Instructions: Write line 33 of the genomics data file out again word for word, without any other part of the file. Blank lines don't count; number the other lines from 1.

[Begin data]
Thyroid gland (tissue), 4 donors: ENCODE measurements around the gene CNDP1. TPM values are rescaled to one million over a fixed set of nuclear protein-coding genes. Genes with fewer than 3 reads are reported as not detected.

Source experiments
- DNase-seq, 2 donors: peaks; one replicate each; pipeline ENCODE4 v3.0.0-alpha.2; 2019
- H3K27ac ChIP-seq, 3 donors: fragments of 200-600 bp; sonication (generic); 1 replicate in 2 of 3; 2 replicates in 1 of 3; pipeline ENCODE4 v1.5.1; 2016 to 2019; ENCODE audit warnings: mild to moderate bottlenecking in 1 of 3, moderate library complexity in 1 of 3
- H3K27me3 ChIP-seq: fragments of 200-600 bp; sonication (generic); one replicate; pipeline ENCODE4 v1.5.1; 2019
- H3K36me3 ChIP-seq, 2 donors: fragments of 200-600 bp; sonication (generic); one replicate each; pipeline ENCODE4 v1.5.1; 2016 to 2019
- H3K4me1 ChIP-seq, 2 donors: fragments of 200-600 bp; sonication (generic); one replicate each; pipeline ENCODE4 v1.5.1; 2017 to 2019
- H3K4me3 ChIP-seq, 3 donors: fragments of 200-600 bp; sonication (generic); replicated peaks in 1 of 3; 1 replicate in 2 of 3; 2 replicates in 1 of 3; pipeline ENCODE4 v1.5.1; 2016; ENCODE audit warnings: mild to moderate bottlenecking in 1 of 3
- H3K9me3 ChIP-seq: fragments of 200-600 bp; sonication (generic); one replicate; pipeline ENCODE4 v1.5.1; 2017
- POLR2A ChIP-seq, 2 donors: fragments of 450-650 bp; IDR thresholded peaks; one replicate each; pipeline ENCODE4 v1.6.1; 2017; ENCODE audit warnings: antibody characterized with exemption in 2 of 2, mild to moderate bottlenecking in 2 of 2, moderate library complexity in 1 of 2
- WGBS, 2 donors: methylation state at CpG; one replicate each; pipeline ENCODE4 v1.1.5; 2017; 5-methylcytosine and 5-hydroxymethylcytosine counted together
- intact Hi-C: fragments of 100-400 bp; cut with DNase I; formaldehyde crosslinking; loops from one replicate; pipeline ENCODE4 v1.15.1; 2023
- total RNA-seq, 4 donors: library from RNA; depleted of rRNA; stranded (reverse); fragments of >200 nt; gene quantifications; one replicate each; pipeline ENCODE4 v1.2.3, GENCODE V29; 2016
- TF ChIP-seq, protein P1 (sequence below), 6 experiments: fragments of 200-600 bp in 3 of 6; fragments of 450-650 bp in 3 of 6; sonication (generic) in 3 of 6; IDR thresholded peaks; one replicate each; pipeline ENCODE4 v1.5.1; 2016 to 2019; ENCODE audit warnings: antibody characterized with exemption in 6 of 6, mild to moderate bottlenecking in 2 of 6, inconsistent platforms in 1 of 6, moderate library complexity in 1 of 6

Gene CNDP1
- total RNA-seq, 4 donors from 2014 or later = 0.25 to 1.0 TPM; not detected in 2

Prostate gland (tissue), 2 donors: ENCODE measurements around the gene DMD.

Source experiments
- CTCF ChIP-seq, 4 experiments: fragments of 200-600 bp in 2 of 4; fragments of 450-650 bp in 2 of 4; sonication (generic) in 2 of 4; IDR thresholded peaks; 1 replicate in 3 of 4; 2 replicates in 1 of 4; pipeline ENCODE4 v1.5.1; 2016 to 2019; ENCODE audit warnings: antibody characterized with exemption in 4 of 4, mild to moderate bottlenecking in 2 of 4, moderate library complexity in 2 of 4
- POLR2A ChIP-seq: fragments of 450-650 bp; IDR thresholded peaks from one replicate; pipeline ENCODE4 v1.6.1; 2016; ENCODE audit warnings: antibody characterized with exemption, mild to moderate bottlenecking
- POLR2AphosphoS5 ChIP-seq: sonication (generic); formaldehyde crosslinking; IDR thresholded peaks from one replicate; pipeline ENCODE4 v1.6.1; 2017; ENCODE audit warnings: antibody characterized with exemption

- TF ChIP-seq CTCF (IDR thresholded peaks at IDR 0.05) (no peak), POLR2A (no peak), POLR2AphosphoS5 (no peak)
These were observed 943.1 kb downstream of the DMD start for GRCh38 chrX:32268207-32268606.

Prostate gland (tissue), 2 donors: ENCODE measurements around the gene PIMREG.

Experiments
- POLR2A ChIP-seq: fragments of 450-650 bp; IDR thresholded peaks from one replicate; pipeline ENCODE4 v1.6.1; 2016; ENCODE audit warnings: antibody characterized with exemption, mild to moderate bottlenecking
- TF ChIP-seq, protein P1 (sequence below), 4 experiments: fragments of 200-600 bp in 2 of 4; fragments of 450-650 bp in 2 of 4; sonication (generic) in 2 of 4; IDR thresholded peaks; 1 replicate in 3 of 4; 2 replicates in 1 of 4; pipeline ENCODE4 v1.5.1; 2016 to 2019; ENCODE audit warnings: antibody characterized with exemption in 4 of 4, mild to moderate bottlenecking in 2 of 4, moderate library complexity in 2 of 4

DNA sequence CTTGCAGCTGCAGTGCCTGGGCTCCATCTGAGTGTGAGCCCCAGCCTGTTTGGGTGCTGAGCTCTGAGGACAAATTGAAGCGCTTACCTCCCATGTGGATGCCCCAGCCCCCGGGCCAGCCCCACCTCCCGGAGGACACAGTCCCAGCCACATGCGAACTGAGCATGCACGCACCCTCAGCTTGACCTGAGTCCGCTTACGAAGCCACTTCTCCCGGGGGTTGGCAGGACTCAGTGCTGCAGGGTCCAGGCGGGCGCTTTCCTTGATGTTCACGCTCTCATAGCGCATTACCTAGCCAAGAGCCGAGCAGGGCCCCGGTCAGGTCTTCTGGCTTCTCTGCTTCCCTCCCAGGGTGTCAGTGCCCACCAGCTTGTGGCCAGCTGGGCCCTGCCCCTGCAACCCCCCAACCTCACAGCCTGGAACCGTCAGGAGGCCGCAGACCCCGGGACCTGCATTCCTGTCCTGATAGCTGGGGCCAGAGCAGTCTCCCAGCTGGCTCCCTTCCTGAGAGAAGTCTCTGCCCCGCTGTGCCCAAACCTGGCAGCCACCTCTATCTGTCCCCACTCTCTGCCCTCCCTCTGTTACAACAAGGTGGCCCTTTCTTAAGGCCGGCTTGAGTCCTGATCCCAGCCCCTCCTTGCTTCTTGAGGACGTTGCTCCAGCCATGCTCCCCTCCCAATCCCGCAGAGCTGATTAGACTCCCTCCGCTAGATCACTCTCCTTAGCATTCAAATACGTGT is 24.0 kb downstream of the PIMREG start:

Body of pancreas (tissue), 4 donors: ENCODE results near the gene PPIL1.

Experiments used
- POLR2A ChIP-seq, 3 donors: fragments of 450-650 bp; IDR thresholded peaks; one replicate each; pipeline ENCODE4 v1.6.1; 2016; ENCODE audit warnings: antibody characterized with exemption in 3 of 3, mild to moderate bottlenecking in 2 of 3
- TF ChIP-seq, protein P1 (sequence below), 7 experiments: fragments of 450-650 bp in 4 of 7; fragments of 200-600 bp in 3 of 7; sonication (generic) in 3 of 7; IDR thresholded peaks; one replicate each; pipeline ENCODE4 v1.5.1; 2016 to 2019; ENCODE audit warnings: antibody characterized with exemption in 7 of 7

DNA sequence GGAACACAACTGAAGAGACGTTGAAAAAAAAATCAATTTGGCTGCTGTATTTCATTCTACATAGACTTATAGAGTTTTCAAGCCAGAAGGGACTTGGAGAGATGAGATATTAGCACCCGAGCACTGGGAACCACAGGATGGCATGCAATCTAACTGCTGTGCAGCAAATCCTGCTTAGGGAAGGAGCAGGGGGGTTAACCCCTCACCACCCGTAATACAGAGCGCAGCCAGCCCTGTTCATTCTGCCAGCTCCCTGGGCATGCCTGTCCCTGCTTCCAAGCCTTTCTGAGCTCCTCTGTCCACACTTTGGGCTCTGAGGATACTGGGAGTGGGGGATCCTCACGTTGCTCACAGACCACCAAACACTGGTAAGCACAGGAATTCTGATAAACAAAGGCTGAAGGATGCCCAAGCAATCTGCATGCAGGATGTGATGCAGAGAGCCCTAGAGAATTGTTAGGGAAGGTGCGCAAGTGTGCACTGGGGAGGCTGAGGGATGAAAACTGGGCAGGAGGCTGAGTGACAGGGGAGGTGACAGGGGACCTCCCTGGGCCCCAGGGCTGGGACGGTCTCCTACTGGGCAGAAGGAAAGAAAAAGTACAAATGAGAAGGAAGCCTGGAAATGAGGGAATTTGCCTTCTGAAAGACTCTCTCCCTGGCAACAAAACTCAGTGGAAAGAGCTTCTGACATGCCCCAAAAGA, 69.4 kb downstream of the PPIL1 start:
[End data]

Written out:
DNA sequence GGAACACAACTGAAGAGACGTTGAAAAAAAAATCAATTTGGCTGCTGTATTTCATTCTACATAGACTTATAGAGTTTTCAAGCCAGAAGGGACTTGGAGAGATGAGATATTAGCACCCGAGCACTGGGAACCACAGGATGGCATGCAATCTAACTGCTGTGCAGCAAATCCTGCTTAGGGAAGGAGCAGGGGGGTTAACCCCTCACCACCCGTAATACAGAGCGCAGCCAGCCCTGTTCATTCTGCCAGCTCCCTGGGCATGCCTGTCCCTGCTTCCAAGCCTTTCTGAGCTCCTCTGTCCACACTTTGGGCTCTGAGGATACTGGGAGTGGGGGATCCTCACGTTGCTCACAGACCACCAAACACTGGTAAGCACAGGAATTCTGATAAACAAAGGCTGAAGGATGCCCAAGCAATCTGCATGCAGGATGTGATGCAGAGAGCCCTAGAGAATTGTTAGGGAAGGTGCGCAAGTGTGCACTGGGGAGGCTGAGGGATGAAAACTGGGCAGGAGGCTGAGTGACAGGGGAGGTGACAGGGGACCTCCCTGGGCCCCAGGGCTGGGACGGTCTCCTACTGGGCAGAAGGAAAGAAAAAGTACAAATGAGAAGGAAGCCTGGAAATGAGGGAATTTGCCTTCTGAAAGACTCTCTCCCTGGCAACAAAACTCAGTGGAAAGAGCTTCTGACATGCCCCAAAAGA, 69.4 kb downstream of the PPIL1 start: